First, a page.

Practising Christians are the most likely among faith communities in England to support the Eurosceptic 'Brexit' position.
Muslims, meanwile, are the most Europhile of all the religious groups, a new survey has found.
The findings came in the new Populus Hope Not Hate survey which throws light for the first time on what different religious groups feel about the EU referendum in June.
"All the questions suggest that professing Christians are currently more likely than average to take up Eurosceptic positions, with Muslims the most Europhile," reports religious researcher Clive Field.
Populus surveyed more than 4,000 adults in February. The findings are reported in deteail in Robert Ford and Nick Lowles' new book Fear & Hope, 2016: Race, Faith and Belonging in Today's England.
Meanwhile, Archbishop of Wales Barry Morgan has praised the European Union as the "most successful project for peace, freedom and democracy the world has ever seen".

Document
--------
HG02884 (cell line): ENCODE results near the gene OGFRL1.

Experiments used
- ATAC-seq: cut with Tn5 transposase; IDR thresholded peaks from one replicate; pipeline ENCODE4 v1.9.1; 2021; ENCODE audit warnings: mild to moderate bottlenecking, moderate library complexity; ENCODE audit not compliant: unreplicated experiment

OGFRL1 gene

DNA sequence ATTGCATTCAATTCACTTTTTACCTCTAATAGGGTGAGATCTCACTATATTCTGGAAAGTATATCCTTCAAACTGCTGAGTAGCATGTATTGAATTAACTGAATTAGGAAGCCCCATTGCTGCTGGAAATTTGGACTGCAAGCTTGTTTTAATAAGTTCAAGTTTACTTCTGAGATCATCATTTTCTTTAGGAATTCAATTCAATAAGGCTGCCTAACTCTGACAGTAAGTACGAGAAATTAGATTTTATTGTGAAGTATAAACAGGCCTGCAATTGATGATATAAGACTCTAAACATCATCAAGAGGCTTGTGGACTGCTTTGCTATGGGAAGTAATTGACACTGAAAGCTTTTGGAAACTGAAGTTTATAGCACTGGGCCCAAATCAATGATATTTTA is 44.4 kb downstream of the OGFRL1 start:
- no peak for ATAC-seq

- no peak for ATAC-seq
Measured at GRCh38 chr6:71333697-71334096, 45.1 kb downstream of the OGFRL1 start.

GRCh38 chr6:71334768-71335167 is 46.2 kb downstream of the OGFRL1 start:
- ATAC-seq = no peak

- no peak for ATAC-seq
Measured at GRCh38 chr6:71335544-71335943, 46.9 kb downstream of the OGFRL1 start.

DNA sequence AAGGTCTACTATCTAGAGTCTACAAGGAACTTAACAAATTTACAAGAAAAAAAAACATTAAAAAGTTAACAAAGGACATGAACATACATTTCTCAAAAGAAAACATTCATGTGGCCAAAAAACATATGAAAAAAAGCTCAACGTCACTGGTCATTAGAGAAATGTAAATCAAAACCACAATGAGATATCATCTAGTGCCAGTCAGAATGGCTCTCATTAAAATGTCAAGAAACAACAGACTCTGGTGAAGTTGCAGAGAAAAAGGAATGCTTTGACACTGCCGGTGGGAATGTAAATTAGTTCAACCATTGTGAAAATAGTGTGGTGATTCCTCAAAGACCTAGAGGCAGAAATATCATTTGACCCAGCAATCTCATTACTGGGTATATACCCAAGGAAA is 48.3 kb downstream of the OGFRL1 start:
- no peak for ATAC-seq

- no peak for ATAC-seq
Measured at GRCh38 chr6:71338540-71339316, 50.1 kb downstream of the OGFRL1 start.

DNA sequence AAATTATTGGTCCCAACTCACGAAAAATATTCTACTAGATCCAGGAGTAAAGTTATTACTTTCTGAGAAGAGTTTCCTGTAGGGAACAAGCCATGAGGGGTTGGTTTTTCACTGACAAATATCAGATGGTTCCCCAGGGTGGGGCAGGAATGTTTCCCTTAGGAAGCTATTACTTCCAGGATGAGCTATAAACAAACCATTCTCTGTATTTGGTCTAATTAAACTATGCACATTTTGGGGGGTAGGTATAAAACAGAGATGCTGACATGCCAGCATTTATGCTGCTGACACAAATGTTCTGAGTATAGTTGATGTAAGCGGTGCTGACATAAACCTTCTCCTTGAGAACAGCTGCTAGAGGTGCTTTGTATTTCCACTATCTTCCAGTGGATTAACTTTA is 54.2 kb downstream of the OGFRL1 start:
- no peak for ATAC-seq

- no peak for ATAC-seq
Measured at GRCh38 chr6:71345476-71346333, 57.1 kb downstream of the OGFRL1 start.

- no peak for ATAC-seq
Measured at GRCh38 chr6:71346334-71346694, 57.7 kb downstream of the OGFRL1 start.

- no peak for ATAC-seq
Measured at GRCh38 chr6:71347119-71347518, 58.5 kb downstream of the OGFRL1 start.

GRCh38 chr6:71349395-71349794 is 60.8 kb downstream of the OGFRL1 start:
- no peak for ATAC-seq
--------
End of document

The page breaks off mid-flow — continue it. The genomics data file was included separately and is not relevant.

The Welsh Anglican leader warned of a danger in the referendum that the result will be determined by how people feel on the "spur of the moment".
He said: "We should not abandon the most successful project for peace. It is about belonging to a union of distinct nations, whose ethnic, cultural and linguistic diversities are protected by EU laws, who agree to work together for the common good, to pursue peace, and to help members who are less fortunate than others."